As discussed in Note 4: Discontinued Operations, on April 3, 2009, we sold HR Textron and in November 2008, we completed the sale of our Fluid & Power business unit.  Both of these businesses have been classified as discontinued operations, and all prior period information has been recast to reflect this presentation.


In the fourth quarter of 2008, we initiated a restructuring program to reduce overhead costs and improve productivity across the company, which includes corporate and segment direct and indirect workforce reductions and streamlining of administrative overhead, and announced the exit of portions of our commercial finance business.  This program was expanded in the first half of 2009 to include additional workforce reductions, primarily at Cessna, and the cancellation of the Citation Columbus development project.  In the third quarter of 2009, the program was further expanded to include additional headcount reductions at Corporate and Bell.  We expect to eliminate approximately 10,700 positions worldwide representing approximately 25% of our global workforce at the inception of the program.  As of October 3, 2009, we have terminated approximately 10,100 employees and have exited 22 owned and leased facilities and plants under this program.

 
7

 


Restructuring costs by segment are as follows:

(In millions)
 
Severance
Costs
   
Curtailment
Charges, Net
   
Asset Impairments
   
Contract
Terminations and Other
   
Total
Restructuring
 
Three Months Ended October 3, 2009
                             
Cessna
  $ 10     $     $ 2     $ 5     $ 17  
Industrial
    1                         1  
Bell
    8                         8  
Textron Systems
    1                         1  
Finance
    1                         1  
Corporate
    14                         14  
    $ 35     $     $ 2     $ 5     $ 42  
Nine Months Ended October 3, 2009
                                       
Cessna
  $ 74     $ 26     $ 54     $ 6     $ 160  
Industrial
    6       (4 )           1       3  
Bell
    8                         8  
Textron Systems
    2       2                   4  
Finance
    7       1             1       9  
Corporate
    19                         19  
    $ 116     $ 25     $ 54     $ 8     $ 203  

We record restructuring costs in special charges as these costs are generally of a nonrecurring nature and are not included in segment profit, which is our measure used for evaluating performance and for decision-making purposes. Severance costs related to an approved restructuring program are classified as special charges unless the costs are for volume-related reductions of direct labor that are deemed to be of a temporary or cyclical nature.  Most of our severance benefits are provided for under existing severance programs and the associated costs are accrued when they are probable and estimable.  Special one-time termination benefits are accounted for once an approved plan is communicated to employees that establishes the terms of the benefit arrangement, the number of employees to be terminated, along with their job classification and location, and the expected completion date.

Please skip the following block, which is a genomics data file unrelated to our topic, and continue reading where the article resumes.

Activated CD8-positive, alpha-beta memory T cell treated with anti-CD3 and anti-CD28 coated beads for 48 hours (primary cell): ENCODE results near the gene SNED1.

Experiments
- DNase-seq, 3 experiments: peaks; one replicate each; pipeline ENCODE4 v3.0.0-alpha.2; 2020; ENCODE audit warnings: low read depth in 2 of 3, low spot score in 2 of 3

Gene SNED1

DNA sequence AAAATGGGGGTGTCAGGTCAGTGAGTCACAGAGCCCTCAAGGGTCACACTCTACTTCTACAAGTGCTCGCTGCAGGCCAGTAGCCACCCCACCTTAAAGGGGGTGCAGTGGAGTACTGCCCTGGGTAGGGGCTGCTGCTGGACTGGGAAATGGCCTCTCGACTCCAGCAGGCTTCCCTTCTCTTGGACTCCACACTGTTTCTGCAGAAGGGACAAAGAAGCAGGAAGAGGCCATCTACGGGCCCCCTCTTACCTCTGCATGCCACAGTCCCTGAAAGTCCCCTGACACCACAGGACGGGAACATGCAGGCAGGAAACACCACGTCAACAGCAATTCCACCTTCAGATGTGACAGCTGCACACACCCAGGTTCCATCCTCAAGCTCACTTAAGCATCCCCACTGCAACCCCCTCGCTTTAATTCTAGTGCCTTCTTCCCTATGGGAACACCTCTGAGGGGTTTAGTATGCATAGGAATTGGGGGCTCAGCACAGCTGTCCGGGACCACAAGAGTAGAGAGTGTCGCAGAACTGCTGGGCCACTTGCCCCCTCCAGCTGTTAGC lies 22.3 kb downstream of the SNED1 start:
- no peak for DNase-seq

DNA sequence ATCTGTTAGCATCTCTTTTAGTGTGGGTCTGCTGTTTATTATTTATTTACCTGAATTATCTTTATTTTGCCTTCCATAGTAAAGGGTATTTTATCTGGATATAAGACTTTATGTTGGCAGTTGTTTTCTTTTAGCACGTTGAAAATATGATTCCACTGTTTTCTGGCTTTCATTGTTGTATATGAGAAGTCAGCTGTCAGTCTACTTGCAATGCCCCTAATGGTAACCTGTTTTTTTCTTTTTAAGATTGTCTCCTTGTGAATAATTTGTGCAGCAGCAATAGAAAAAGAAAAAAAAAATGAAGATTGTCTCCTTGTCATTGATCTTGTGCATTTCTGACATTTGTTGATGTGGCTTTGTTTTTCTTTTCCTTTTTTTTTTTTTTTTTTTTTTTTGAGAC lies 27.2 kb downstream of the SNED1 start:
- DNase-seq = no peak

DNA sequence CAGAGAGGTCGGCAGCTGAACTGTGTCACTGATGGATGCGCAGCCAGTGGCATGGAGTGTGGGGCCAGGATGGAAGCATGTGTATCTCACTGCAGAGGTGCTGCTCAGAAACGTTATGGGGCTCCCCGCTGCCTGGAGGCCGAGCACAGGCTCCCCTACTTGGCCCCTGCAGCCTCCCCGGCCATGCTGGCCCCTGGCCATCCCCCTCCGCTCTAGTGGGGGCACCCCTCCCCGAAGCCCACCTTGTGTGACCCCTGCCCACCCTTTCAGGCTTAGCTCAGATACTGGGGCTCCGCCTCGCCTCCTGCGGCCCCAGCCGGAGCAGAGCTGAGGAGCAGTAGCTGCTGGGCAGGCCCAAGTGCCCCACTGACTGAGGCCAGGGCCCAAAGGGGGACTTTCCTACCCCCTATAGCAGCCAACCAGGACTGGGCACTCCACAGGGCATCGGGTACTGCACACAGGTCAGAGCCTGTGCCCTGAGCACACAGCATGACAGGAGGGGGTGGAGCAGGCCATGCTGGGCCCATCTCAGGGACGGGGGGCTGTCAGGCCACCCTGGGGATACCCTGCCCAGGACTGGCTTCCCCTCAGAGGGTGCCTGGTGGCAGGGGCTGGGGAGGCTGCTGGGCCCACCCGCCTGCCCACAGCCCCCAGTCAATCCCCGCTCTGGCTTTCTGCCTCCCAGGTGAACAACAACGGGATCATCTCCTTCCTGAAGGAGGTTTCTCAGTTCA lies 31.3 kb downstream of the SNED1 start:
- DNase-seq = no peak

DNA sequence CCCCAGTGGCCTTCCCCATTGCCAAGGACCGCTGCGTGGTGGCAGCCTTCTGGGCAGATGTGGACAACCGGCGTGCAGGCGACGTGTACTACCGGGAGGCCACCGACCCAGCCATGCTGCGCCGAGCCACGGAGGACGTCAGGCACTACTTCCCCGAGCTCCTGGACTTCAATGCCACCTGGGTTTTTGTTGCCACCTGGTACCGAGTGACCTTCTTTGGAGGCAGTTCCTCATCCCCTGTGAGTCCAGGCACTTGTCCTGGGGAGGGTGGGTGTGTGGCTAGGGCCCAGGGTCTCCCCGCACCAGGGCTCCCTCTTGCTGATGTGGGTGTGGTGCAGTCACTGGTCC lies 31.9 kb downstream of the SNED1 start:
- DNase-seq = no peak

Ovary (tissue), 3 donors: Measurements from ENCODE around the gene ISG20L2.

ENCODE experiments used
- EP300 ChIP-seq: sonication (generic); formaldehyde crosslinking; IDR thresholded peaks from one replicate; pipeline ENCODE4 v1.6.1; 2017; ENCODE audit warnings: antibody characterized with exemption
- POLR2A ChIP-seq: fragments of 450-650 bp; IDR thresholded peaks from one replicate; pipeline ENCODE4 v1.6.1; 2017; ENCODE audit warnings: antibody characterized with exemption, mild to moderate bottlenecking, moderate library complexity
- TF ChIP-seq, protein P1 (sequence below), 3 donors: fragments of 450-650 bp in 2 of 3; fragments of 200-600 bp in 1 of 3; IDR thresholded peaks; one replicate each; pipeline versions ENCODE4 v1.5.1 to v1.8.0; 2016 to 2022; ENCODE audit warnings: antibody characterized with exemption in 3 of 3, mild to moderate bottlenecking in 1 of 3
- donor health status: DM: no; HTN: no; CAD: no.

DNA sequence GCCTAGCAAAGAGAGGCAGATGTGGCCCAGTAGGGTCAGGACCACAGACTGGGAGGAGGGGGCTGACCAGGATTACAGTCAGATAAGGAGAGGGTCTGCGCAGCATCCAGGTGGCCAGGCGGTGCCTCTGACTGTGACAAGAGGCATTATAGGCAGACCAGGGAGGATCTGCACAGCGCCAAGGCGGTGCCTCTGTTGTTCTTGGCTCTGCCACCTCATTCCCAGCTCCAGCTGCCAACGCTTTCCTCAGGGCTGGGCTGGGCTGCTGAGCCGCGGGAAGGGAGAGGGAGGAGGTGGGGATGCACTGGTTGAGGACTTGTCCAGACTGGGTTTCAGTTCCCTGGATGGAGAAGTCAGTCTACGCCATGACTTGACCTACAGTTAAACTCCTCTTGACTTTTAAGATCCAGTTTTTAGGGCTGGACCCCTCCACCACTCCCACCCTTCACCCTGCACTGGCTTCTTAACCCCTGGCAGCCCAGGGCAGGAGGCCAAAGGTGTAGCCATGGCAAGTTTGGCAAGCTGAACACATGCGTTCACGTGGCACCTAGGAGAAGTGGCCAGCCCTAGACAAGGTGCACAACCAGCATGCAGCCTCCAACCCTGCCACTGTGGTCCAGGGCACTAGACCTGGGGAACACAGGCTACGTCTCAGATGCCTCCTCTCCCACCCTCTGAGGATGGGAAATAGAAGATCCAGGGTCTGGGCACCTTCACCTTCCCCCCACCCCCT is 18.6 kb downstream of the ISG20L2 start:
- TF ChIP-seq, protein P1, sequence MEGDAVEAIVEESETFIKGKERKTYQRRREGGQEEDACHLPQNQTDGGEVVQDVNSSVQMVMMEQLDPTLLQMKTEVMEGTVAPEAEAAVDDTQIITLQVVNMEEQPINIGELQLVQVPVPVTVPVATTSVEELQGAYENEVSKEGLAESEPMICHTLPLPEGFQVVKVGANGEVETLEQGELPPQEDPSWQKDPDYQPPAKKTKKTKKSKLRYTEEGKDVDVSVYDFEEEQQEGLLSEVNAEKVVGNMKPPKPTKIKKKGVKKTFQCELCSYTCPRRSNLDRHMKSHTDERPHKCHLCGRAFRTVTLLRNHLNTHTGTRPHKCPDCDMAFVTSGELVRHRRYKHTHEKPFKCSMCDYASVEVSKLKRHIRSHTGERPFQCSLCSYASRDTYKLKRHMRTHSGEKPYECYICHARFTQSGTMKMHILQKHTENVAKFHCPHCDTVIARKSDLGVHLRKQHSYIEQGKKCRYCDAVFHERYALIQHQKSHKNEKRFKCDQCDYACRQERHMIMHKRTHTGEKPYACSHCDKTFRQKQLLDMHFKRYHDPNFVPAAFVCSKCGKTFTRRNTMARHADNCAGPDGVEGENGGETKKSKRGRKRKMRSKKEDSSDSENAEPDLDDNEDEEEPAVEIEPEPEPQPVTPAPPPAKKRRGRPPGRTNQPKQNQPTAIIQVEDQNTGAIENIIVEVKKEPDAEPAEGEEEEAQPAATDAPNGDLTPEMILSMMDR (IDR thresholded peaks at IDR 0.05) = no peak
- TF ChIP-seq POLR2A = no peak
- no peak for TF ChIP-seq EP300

We recorded net curtailment charges of $25 million for our pension and other postretirement benefit plans in the second quarter of 2009, as our analysis of the impact of workforce reductions on these plans indicated that curtailments had occurred and the amounts could be reasonably estimated. These net curtailment charges are based primarily on the headcount reductions through the end of the second quarter.  The curtailment charge for the pension plan is primarily due to the recognition of prior service costs that were previously being amortized over a period of years.  We will continue to evaluate additional workforce reductions as they take place to assess additional potential curtailments that may occur.

Asset impairment charges include a $43 million charge recorded in the second quarter of 2009 to write off assets related to the Citation Columbus development project.  Due to the prevailing adverse market conditions and after analysis of the business jet market related to the product offering, Cessna formally cancelled the Citation Columbus development project in the second quarter of 2009.  Cessna began this project in early 2008 for the development of an all-new, wide-bodied, eight-passenger business jet designed for international travel that would extend Cessna’s product offering as its largest business jet to date.  This development project had capitalized costs related to tooling and a partially-constructed manufacturing facility of which $43 million is considered not to be recoverable.


 
8

 

Since the inception of the restructuring program, we have incurred the following costs through October 3, 2009:

(In millions)
 
Severance
Costs
   
Curtailment
Charges, Net
   
Asset Impairments
   
Contract
Terminations and Other
   
Total
Restructuring